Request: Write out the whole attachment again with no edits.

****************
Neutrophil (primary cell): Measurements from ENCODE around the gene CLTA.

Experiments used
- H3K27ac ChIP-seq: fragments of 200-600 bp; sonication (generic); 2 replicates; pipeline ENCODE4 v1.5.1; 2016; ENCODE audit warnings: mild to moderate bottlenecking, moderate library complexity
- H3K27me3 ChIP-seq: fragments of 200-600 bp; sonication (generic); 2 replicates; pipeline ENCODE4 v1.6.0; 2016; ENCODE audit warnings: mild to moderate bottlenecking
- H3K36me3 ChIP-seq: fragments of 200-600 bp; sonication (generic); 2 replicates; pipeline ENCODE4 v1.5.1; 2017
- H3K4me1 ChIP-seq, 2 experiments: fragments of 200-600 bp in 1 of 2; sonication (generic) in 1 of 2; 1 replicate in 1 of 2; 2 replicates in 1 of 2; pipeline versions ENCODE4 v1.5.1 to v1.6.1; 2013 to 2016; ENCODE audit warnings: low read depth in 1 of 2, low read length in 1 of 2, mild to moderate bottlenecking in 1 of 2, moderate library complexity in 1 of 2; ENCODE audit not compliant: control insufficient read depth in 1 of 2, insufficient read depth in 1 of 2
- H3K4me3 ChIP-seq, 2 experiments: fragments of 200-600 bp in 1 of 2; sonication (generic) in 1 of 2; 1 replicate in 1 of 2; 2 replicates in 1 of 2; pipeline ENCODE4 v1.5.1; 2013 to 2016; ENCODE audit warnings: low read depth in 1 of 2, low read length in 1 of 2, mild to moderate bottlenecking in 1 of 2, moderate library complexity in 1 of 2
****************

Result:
Neutrophil (primary cell): Measurements from ENCODE around the gene CLTA.

Experiments used
- H3K27ac ChIP-seq: fragments of 200-600 bp; sonication (generic); 2 replicates; pipeline ENCODE4 v1.5.1; 2016; ENCODE audit warnings: mild to moderate bottlenecking, moderate library complexity
- H3K27me3 ChIP-seq: fragments of 200-600 bp; sonication (generic); 2 replicates; pipeline ENCODE4 v1.6.0; 2016; ENCODE audit warnings: mild to moderate bottlenecking
- H3K36me3 ChIP-seq: fragments of 200-600 bp; sonication (generic); 2 replicates; pipeline ENCODE4 v1.5.1; 2017
- H3K4me1 ChIP-seq, 2 experiments: fragments of 200-600 bp in 1 of 2; sonication (generic) in 1 of 2; 1 replicate in 1 of 2; 2 replicates in 1 of 2; pipeline versions ENCODE4 v1.5.1 to v1.6.1; 2013 to 2016; ENCODE audit warnings: low read depth in 1 of 2, low read length in 1 of 2, mild to moderate bottlenecking in 1 of 2, moderate library complexity in 1 of 2; ENCODE audit not compliant: control insufficient read depth in 1 of 2, insufficient read depth in 1 of 2
- H3K4me3 ChIP-seq, 2 experiments: fragments of 200-600 bp in 1 of 2; sonication (generic) in 1 of 2; 1 replicate in 1 of 2; 2 replicates in 1 of 2; pipeline ENCODE4 v1.5.1; 2013 to 2016; ENCODE audit warnings: low read depth in 1 of 2, low read length in 1 of 2, mild to moderate bottlenecking in 1 of 2, moderate library complexity in 1 of 2